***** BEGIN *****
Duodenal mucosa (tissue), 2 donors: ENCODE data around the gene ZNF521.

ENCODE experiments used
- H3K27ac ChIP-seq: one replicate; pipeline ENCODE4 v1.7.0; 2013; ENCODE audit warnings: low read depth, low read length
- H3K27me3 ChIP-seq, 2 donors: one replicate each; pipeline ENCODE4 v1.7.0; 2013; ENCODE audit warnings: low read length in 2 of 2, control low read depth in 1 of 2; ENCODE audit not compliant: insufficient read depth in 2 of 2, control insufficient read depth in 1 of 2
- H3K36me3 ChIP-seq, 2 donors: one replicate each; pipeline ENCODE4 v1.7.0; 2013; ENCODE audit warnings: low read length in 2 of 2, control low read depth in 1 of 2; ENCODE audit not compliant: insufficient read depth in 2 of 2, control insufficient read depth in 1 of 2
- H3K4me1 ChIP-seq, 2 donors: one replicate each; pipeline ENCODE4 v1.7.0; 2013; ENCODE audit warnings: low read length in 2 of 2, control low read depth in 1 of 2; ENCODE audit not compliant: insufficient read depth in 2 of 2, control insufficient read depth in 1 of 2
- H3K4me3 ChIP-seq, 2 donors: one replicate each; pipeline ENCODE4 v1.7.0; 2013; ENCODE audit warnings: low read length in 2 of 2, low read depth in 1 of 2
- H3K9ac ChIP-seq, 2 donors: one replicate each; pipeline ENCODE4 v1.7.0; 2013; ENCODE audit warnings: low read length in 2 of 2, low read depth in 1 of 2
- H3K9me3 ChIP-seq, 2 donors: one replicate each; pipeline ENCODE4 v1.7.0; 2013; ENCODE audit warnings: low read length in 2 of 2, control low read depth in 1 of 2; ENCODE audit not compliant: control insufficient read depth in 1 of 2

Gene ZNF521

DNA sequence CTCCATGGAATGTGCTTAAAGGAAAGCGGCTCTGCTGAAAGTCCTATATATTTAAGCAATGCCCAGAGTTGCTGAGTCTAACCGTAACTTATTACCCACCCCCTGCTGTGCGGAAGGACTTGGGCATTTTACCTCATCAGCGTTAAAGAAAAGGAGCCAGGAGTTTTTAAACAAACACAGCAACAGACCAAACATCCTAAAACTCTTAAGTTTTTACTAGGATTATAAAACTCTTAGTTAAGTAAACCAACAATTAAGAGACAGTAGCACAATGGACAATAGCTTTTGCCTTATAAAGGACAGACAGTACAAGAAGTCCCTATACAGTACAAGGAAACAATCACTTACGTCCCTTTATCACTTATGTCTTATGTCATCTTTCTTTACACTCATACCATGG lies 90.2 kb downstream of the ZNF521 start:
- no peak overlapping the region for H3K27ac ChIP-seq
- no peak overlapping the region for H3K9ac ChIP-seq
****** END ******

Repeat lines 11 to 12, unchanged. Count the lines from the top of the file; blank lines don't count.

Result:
DNA sequence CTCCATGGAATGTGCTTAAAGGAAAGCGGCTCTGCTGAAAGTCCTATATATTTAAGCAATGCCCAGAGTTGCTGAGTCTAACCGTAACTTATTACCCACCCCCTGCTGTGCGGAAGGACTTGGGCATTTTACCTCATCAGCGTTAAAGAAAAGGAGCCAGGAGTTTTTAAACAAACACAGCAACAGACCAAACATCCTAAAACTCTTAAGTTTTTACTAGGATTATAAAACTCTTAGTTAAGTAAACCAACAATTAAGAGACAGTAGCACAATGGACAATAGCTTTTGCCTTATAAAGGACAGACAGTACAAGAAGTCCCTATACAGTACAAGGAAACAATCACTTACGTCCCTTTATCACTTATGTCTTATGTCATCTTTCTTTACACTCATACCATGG lies 90.2 kb downstream of the ZNF521 start:
- no peak overlapping the region for H3K27ac ChIP-seq